On January 8, South Korean protesters flocked to the little-known Seongju County in South Korea to protest the US-installed THAAD missile modernization upgrades. This is after fears that the small village of Soseong-ri would be one of the first targets of North Korea in the event of an invasion.
“We activists and residents think that the THAAD deployment here is illegal,” said Kim Young-jae, a South Korean activist in a report by NPR.
According to the report, these activists have set up a blockade toward the entrance to the military base so that construction materials and other equipment could not pass through.
While an invasion of North Korea is unlikely to happen, protestors and villagers alike did not approve of the THAAD installation in 2017. They say they are being caught in between the conflicts between the United States and China, and North Korea as the hermit kingdom is supported by the Chinese despite UN sanctions.
Beijing officials have continually opposed the THAAD system based in South Korea as it fears it could be used to spy on their operations and be deployed against them. Reports have also stated that the US plans to integrate South Korea’s THAAD system into its PAC-3 missile systems. The PAC-3 Missile Defence System would integrate the sensors of THAAD and Patriot Missile batteries in South Korea, Japan, Guam and Alaska under a unitary launch control system.
In response to these systems being deployed in the South Korean county, Beijing imposed economic sanctions on South Korea, forcing them to go into bilateral talks with China.
What Exactly Is THAAD?
The Terminal High Altitude Area Defense (THAAD) is a Lockheed Martin designed anti-ballistic missile defense system having the main aim of shooting down different types of ballistic missiles in their terminal phase through a hit-to-kill approach. Such a system was created in response to Iraq’s Scud attacks in 1991. The mobile anti-ballistic missile system can shoot down short, medium, and intermediate ballistic missiles, making it an important military response if North Korea decides to attack South Korea with its own set of IRBMs like the Hwasong line of missiles.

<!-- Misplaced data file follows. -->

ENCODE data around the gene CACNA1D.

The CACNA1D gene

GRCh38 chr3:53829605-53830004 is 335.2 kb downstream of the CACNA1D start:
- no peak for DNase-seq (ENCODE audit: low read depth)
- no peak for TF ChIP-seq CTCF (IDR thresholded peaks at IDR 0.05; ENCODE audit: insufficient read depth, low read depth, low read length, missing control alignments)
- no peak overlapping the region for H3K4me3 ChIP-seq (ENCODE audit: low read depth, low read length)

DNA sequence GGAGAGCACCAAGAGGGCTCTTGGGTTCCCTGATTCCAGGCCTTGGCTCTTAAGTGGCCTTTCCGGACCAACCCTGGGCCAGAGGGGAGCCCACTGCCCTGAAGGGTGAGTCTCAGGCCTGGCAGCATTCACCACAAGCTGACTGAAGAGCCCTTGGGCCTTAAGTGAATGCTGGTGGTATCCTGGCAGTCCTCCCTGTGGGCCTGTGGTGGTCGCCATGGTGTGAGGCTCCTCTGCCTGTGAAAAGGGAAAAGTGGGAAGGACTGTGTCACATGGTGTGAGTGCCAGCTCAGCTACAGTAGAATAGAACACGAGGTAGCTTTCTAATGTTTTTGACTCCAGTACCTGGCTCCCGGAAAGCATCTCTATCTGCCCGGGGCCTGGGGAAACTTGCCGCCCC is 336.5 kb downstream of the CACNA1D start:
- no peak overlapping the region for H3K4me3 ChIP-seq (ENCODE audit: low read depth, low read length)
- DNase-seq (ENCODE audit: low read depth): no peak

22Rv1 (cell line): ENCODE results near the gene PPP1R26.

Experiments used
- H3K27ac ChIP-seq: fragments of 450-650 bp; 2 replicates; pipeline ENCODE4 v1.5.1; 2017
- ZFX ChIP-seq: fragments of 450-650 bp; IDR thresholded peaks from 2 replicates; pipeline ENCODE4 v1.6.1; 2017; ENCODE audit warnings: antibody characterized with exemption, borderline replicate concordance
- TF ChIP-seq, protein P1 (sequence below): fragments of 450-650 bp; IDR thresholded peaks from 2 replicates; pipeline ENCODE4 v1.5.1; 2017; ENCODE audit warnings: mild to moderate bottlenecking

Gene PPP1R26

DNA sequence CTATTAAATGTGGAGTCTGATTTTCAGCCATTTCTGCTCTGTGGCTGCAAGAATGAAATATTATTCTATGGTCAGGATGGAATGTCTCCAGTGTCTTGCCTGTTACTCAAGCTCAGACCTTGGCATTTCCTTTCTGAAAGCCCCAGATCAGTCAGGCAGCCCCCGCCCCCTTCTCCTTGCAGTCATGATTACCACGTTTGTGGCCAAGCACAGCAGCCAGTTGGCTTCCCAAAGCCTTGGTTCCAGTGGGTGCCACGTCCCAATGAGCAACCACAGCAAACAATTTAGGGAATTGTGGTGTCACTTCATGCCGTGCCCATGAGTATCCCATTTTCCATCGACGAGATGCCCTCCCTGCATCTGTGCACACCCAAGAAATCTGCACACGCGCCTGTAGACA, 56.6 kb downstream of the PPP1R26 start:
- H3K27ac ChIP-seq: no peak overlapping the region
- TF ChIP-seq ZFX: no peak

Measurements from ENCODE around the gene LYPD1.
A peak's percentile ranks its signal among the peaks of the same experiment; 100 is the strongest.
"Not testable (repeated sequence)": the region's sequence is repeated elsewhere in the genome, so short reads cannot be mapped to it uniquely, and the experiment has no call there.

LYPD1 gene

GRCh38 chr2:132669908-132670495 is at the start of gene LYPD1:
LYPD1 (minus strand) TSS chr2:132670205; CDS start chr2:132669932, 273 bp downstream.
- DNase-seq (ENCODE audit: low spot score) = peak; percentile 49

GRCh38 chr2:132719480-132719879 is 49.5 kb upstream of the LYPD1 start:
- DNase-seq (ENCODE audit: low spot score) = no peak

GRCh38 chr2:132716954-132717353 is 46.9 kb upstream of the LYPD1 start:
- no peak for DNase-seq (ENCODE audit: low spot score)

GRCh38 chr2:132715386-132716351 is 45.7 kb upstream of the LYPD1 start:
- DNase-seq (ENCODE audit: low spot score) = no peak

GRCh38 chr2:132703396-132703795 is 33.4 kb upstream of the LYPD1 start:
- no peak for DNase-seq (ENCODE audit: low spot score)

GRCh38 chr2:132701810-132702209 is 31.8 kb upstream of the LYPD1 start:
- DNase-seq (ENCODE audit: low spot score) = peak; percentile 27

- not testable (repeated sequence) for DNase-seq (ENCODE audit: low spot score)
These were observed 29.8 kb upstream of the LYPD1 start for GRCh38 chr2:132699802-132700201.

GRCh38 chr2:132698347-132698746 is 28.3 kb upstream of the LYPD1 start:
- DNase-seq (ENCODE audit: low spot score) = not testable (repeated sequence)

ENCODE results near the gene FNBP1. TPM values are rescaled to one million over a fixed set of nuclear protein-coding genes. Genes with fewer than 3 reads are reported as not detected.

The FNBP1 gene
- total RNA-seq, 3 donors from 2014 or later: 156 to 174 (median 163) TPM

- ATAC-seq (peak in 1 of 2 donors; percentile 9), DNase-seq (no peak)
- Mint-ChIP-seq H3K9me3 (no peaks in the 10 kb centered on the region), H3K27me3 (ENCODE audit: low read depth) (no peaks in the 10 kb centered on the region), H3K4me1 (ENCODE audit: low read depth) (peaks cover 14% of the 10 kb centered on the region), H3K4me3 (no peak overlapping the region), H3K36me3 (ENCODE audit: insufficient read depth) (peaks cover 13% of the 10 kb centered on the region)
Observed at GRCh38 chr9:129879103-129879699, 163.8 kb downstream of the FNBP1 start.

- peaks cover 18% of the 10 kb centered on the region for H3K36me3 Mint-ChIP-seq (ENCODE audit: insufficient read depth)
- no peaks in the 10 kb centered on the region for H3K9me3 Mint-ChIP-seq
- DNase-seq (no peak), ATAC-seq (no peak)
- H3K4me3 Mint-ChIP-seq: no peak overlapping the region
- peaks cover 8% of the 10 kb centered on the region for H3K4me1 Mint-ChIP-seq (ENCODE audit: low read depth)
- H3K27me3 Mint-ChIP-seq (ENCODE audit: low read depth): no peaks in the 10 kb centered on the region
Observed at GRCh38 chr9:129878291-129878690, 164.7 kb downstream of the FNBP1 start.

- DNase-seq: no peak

THAAD interceptors have no explosive warhead relying instead on kinetic energy to destroy their target with a direct hit. The benefit is that the targeted missile with a conventional warhead will not explode when hit and neither will a missile equipped with a nuclear warhead.
How Did It End Up In South Korea?
In 2013, South Korean and American government officials were in talks to provide the THAAD system to South Korea to strengthen defensive measures against North Korean ballistic missiles. After initially leaving the plans to purchase the system by the Park Geun-hye led government, it purchased the THAAD system in 2016 and 2017 after heightened tensions with Kim’s North Korea.
After studying sites for the placement of THAAD units, the South Korean government and the US chose Seongju County in North Gyeongsang Province because of its elevation and because the region was out of range from North Korean rockets placed along the Korean Demilitarized Zone.
Upon the announcement, the South Korean government faced backlash and a series of protests from the locals living in the region. They thought the radiation emitted from the system’s AN/TYP-2 radar would harm their health and crops.
Gimcheon Mayor Park Bo-saeng had initially tried to talk to high-level officials about the THAAD system’s deployment but to no avail. However, the protests were partially successful as THAAD was moved to the Lotte Skyhill Country Club golf course, 8 kilometers away from Gimcheon.
The same concerns arose when the THAAD system was set up at a defunct country club, where farmers and residents were concerned about the electromagnetic radiation emitting from the systems’ high-resolution, infrared radar that it needs to detect and track missiles from long distances. This is an essential component to the effectiveness of THAAD’s six mobile launchers and 48 interceptor missiles. To address the concern, both the US and South Korea had shown locals how these systems posed no threats to their health or crops, in part because the radar is mostly directed at the skies rather than the ground.
Eventually, in 2017, 2 THAAD launcher transporters arrived in South Korea along with its radar systems, interceptor launchers, communications, and other pertinent equipment. Later in the year, the South Korean Defense Ministry would announce that the THAAD system was now operational and could intercept missiles launched by North Korea—particularly the Hwasong-12 missiles that were tested just a few days ago.